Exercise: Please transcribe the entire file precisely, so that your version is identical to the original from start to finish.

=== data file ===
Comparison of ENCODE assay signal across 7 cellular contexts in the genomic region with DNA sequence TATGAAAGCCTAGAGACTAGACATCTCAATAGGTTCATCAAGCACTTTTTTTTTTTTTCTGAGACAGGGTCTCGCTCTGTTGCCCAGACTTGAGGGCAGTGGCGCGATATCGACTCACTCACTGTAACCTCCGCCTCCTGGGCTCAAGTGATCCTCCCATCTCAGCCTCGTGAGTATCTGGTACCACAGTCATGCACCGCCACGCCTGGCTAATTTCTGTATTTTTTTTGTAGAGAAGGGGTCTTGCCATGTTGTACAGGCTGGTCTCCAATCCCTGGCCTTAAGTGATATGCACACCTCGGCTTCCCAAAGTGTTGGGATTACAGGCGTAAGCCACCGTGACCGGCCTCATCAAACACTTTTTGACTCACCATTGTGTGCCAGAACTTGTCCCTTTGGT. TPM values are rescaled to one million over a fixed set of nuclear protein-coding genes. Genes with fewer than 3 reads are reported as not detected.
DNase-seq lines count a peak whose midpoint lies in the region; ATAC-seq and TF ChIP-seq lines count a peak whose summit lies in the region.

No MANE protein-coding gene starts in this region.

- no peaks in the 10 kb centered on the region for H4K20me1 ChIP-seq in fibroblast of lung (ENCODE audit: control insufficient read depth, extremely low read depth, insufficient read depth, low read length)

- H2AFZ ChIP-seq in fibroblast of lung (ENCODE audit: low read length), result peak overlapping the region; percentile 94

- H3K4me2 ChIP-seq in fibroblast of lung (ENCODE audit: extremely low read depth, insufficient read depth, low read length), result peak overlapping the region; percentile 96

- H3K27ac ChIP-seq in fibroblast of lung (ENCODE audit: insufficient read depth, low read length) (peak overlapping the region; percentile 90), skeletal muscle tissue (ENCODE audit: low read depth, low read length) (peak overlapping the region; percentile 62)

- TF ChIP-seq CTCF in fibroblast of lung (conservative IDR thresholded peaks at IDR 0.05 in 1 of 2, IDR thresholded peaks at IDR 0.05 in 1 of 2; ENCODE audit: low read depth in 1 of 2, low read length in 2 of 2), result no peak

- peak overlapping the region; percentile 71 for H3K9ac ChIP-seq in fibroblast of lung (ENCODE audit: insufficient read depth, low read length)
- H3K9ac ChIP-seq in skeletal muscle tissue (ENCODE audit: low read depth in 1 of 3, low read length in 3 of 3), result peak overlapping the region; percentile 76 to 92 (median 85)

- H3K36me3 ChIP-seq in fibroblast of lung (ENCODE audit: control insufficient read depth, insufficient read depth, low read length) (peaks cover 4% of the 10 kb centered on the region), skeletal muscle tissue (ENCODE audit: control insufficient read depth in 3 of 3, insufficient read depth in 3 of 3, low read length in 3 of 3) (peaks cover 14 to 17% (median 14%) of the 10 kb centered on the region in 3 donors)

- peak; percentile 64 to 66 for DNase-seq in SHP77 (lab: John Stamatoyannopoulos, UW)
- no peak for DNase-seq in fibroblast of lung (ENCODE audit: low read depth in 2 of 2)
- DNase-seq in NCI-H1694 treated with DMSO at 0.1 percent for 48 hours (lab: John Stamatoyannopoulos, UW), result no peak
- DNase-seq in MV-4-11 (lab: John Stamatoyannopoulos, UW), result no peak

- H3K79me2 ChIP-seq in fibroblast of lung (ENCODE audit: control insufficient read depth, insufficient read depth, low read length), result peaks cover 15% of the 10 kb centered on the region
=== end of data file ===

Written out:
Comparison of ENCODE assay signal across 7 cellular contexts in the genomic region with DNA sequence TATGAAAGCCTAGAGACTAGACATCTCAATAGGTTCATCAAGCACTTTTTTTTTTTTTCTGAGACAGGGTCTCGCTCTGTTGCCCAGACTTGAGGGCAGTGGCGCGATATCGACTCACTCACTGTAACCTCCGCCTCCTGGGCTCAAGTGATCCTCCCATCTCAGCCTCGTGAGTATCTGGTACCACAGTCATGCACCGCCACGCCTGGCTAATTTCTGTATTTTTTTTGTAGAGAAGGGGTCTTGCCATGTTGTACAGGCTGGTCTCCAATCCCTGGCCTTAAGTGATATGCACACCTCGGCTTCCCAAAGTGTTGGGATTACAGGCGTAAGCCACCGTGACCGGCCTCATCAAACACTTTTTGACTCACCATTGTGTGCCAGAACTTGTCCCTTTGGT. TPM values are rescaled to one million over a fixed set of nuclear protein-coding genes. Genes with fewer than 3 reads are reported as not detected.
DNase-seq lines count a peak whose midpoint lies in the region; ATAC-seq and TF ChIP-seq lines count a peak whose summit lies in the region.

No MANE protein-coding gene starts in this region.

- no peaks in the 10 kb centered on the region for H4K20me1 ChIP-seq in fibroblast of lung (ENCODE audit: control insufficient read depth, extremely low read depth, insufficient read depth, low read length)

- H2AFZ ChIP-seq in fibroblast of lung (ENCODE audit: low read length), result peak overlapping the region; percentile 94

- H3K4me2 ChIP-seq in fibroblast of lung (ENCODE audit: extremely low read depth, insufficient read depth, low read length), result peak overlapping the region; percentile 96

- H3K27ac ChIP-seq in fibroblast of lung (ENCODE audit: insufficient read depth, low read length) (peak overlapping the region; percentile 90), skeletal muscle tissue (ENCODE audit: low read depth, low read length) (peak overlapping the region; percentile 62)

- TF ChIP-seq CTCF in fibroblast of lung (conservative IDR thresholded peaks at IDR 0.05 in 1 of 2, IDR thresholded peaks at IDR 0.05 in 1 of 2; ENCODE audit: low read depth in 1 of 2, low read length in 2 of 2), result no peak

- peak overlapping the region; percentile 71 for H3K9ac ChIP-seq in fibroblast of lung (ENCODE audit: insufficient read depth, low read length)
- H3K9ac ChIP-seq in skeletal muscle tissue (ENCODE audit: low read depth in 1 of 3, low read length in 3 of 3), result peak overlapping the region; percentile 76 to 92 (median 85)

- H3K36me3 ChIP-seq in fibroblast of lung (ENCODE audit: control insufficient read depth, insufficient read depth, low read length) (peaks cover 4% of the 10 kb centered on the region), skeletal muscle tissue (ENCODE audit: control insufficient read depth in 3 of 3, insufficient read depth in 3 of 3, low read length in 3 of 3) (peaks cover 14 to 17% (median 14%) of the 10 kb centered on the region in 3 donors)

- peak; percentile 64 to 66 for DNase-seq in SHP77 (lab: John Stamatoyannopoulos, UW)
- no peak for DNase-seq in fibroblast of lung (ENCODE audit: low read depth in 2 of 2)
- DNase-seq in NCI-H1694 treated with DMSO at 0.1 percent for 48 hours (lab: John Stamatoyannopoulos, UW), result no peak
- DNase-seq in MV-4-11 (lab: John Stamatoyannopoulos, UW), result no peak

- H3K79me2 ChIP-seq in fibroblast of lung (ENCODE audit: control insufficient read depth, insufficient read depth, low read length), result peaks cover 15% of the 10 kb centered on the region